Apply for a retail credit card

Retail credit cards can be another option to consider if you have poor credit or no credit history at all. Cards in this niche are relatively easy to get approved for, although you’ll typically start out with a low credit limit at first.

That said, it’s worth noting that many store credit cards can only be used in one type of store or a specific brand of stores, which makes them unlike traditional Visa credit cards or Mastercard products. If you apply for a store card from Kohl’s, for example, you can only use it for purchases at Kohl’s.

On the upside, some store cards allow you to use them anywhere. Also, retail cards still report your credit balances and payments to the three credit bureaus. This means they can help you build credit when you use them responsibly, and all while you score special store discounts and other store card perks.

Prequalification

If you’re skittish about applying for a credit card with bad credit because you’re unsure whether you’ll be approved, you can also check for cards that let you get pre-qualified without a hard inquiry on your credit report.

As an example, both the Petal® 1 “No Annual Fee” Visa® Credit Card and the Petal® 2 “Cash Back, No Fees” Visa® Credit Card let you check your approval odds and pre-qualify without a hard inquiry on your credit report. So does the Discover It® Secured Credit Card, which lets you begin building credit with a security deposit as low as $200.

If you’re not sure which card you want to apply for, you can also use Bankrate’s CardMatch tool. This free tool lets you see if you’re pre-qualified for any credit card offers with no hard inquiry on your credit reports.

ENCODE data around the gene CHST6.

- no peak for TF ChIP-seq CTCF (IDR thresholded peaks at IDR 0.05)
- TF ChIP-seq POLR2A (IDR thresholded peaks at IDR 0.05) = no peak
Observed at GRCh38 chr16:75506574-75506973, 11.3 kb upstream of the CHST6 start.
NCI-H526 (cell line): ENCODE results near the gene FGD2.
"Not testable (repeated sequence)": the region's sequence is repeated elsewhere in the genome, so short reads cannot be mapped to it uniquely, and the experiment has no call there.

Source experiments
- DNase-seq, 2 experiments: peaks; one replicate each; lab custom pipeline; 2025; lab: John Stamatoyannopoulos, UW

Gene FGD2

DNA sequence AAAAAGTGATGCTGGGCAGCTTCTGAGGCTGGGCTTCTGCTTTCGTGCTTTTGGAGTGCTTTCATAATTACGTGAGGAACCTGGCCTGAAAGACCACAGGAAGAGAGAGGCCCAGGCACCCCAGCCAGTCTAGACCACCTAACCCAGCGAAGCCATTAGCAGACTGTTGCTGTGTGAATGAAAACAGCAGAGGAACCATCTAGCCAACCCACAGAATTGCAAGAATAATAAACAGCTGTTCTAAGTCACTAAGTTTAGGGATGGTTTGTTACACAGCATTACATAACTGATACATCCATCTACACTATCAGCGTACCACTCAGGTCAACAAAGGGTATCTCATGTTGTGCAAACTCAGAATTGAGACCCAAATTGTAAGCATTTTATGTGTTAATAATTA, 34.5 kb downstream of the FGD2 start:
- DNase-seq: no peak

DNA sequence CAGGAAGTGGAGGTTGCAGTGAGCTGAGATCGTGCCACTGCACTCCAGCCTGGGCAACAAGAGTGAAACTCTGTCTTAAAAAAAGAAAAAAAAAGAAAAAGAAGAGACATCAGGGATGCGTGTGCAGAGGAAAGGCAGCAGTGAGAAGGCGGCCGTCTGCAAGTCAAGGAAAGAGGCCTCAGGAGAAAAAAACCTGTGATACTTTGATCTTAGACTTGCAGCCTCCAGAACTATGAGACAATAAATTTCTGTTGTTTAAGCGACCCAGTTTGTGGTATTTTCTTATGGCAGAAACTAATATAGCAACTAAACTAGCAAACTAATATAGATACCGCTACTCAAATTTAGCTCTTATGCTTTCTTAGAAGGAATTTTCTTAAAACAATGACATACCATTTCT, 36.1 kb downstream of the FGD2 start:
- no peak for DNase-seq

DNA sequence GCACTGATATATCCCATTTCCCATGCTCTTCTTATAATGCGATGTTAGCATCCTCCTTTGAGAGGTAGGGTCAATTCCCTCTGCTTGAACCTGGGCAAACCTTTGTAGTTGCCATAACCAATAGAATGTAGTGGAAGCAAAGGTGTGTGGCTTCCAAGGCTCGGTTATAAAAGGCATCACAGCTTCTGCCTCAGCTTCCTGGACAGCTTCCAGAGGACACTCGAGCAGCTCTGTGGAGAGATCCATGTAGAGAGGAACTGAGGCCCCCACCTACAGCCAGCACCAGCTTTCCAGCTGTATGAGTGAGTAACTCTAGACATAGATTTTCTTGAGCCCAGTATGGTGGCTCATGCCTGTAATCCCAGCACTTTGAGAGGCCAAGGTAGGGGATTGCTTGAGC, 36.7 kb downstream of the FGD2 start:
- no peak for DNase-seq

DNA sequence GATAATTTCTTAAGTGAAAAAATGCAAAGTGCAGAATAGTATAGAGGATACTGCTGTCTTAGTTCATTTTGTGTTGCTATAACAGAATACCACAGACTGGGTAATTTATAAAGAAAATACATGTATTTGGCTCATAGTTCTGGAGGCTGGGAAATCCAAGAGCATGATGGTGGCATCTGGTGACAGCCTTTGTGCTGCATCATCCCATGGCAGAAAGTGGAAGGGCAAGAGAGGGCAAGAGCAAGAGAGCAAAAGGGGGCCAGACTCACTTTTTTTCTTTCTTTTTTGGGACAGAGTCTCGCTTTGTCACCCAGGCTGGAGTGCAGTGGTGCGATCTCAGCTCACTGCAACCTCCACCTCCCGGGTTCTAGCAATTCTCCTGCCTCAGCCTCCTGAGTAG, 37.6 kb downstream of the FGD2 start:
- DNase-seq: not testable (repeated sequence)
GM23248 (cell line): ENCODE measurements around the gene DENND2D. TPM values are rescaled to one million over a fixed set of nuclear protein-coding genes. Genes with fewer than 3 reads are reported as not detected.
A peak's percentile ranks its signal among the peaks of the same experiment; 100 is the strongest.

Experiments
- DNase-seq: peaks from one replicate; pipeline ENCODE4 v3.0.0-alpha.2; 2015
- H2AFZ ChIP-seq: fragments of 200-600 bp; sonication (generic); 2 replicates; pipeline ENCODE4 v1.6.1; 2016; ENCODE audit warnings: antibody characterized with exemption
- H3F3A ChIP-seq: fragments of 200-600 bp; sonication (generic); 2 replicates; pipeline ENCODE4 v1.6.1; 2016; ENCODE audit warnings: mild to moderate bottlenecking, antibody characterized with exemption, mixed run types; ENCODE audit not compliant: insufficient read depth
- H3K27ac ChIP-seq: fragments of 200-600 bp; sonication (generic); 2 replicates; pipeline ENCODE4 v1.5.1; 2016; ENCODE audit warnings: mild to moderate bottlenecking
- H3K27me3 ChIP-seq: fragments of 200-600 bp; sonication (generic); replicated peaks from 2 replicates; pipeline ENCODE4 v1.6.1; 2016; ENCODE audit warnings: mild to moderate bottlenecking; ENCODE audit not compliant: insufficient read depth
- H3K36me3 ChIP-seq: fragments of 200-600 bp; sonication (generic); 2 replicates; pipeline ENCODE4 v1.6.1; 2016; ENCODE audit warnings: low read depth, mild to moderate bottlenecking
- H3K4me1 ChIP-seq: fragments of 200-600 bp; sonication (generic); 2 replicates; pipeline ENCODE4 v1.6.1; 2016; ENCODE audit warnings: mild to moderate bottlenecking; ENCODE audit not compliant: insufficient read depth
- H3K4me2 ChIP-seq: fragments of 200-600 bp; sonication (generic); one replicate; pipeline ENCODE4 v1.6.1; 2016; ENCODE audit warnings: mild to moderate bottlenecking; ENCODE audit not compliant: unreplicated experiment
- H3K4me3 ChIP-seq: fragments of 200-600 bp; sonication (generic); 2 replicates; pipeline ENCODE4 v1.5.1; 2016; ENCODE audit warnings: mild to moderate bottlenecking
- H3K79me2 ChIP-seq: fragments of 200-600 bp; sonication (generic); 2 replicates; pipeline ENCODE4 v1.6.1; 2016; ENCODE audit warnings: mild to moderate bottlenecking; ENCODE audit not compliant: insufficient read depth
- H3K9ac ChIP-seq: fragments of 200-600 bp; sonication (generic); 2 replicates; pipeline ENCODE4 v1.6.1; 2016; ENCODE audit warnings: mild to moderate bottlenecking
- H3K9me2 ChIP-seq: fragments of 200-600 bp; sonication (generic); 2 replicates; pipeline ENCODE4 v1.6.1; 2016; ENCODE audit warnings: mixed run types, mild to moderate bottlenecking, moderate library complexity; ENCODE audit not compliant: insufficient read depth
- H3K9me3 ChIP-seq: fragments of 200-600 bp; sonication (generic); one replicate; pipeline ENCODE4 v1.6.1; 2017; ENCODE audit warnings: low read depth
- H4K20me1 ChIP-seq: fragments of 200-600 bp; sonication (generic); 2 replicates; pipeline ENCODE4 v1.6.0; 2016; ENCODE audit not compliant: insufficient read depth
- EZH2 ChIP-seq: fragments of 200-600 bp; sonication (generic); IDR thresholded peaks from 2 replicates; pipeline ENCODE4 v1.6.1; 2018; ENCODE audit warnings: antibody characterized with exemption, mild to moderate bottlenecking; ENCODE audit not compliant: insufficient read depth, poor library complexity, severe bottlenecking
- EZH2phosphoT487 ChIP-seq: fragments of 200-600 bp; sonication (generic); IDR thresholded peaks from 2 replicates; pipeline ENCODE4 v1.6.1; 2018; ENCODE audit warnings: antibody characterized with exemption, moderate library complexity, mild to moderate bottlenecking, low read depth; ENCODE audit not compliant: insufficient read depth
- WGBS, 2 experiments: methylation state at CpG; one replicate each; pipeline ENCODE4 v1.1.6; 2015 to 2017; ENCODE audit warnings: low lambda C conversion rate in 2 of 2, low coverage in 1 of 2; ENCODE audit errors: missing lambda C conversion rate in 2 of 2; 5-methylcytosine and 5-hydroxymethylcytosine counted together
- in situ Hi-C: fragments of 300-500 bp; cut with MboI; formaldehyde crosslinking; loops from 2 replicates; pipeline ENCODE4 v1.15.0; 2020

Become an authorized user

Finally, you can inquire about becoming an authorized user on someone else’s credit card account. This strategy doesn’t actually require an application, but you’ll still end up with a credit card you can use and build credit with.

Becoming an authorized user is a good option if you have a family member or trusted family friend who has good credit and is willing to add you to their account.  Just keep in mind that the primary account holder is ultimately responsible for paying all charges and that you can easily ruin a good relationship if you use your authorized user card for purchases and don’t pay them off.

The bottom line

Your credit card options are typically limited when you have a low credit score, but that doesn’t mean they’re nonexistent. There are plenty of ways to get access to credit that can help you boost your score, and some of your options may be more rewarding than you realize.

When you do get approved for a credit card, you should also remember that the one you get right now doesn’t have to be forever. With some patience and plenty of on-time payments made on your current card, you can improve your credit score and graduate to a better credit card with time.

Written by
Holly D. Johnson
Author, Award-Winning Writer
Holly Johnson writes expert content on personal finance, credit cards, loyalty and insurance topics. In addition to writing for Bankrate and CreditCards.com, Johnson does ongoing work for clients that include CNN, Forbes Advisor, LendingTree, Time Magazine and more.